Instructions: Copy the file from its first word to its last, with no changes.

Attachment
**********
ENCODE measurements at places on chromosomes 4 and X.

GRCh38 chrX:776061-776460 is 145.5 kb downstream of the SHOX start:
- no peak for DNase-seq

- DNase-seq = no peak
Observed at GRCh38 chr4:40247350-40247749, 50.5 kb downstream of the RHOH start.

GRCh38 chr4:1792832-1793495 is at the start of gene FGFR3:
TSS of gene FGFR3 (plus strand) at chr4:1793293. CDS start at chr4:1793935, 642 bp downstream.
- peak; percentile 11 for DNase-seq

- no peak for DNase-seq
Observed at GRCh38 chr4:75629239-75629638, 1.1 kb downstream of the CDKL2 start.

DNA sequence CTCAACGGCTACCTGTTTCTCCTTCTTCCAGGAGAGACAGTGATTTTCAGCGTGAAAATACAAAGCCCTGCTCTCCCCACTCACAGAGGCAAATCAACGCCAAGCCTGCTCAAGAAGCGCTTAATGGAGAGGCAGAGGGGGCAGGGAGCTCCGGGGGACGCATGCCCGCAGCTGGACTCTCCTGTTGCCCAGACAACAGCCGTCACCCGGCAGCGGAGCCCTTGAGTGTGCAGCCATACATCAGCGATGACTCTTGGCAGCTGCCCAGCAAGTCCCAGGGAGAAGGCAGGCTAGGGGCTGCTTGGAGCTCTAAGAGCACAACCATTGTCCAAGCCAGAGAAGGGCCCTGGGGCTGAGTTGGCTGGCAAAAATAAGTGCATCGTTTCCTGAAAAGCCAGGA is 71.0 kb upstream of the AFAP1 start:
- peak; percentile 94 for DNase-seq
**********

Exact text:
ENCODE measurements at places on chromosomes 4 and X.

GRCh38 chrX:776061-776460 is 145.5 kb downstream of the SHOX start:
- no peak for DNase-seq

- DNase-seq = no peak
Observed at GRCh38 chr4:40247350-40247749, 50.5 kb downstream of the RHOH start.

GRCh38 chr4:1792832-1793495 is at the start of gene FGFR3:
TSS of gene FGFR3 (plus strand) at chr4:1793293. CDS start at chr4:1793935, 642 bp downstream.
- peak; percentile 11 for DNase-seq

- no peak for DNase-seq
Observed at GRCh38 chr4:75629239-75629638, 1.1 kb downstream of the CDKL2 start.

DNA sequence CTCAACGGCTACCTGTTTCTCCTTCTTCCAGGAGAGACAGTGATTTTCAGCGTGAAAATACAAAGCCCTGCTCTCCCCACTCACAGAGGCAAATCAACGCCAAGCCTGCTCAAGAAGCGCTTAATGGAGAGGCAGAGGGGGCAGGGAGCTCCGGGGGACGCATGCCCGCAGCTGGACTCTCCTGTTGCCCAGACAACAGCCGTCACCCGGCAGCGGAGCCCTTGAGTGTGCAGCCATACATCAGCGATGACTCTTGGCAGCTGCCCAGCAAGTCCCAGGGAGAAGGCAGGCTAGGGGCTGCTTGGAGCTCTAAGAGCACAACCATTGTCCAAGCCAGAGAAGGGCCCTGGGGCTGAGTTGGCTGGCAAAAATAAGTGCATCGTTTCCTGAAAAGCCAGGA is 71.0 kb upstream of the AFAP1 start:
- peak; percentile 94 for DNase-seq